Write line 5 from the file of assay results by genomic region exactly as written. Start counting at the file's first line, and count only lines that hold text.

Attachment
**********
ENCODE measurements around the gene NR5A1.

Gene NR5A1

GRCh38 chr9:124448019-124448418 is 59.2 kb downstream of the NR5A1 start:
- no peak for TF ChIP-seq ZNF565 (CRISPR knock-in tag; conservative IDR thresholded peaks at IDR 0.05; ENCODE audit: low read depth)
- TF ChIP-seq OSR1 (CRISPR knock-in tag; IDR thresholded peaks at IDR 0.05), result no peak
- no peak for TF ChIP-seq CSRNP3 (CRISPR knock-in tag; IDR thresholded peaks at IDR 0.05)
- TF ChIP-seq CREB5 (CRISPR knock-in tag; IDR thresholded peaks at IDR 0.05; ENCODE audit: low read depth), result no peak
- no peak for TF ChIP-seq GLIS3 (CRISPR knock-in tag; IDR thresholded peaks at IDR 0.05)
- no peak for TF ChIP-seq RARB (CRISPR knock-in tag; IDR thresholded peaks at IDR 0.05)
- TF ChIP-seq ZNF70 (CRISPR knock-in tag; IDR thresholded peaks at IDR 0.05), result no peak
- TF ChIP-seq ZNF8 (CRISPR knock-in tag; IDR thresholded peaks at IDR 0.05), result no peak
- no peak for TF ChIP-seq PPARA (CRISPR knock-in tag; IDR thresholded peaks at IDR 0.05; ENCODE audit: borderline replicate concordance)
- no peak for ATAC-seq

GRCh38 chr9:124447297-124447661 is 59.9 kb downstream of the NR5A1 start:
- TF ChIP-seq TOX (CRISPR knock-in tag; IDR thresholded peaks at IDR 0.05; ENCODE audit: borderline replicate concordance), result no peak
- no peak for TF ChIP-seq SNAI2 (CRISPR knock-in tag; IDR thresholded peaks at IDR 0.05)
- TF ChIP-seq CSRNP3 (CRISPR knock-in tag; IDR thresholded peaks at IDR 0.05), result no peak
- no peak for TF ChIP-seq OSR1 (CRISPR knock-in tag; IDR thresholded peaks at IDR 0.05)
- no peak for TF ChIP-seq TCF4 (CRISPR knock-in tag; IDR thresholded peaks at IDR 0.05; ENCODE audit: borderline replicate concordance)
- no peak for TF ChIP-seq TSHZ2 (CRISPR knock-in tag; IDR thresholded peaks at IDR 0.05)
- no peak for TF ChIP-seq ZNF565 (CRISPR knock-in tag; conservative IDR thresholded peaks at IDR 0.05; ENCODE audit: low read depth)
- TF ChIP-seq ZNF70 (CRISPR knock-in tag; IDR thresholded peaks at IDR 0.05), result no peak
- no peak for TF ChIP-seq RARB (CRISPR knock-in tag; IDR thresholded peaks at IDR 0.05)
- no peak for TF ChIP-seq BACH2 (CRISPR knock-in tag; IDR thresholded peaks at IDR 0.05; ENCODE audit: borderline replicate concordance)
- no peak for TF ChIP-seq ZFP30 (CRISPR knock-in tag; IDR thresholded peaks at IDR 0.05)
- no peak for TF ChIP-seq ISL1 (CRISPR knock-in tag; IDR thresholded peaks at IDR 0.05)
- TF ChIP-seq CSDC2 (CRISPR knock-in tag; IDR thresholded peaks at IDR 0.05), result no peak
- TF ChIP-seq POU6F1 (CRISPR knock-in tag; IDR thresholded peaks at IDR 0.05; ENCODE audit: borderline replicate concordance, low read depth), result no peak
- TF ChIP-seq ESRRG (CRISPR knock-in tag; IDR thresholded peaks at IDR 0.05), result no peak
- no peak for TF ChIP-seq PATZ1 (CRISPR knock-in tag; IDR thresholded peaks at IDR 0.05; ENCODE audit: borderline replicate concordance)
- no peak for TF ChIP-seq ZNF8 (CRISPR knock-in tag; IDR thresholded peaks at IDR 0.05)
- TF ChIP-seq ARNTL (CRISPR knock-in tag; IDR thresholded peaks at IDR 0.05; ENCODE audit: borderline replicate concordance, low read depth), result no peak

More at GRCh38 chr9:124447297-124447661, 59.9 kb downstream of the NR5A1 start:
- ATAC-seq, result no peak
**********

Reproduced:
- TF ChIP-seq OSR1 (CRISPR knock-in tag; IDR thresholded peaks at IDR 0.05), result no peak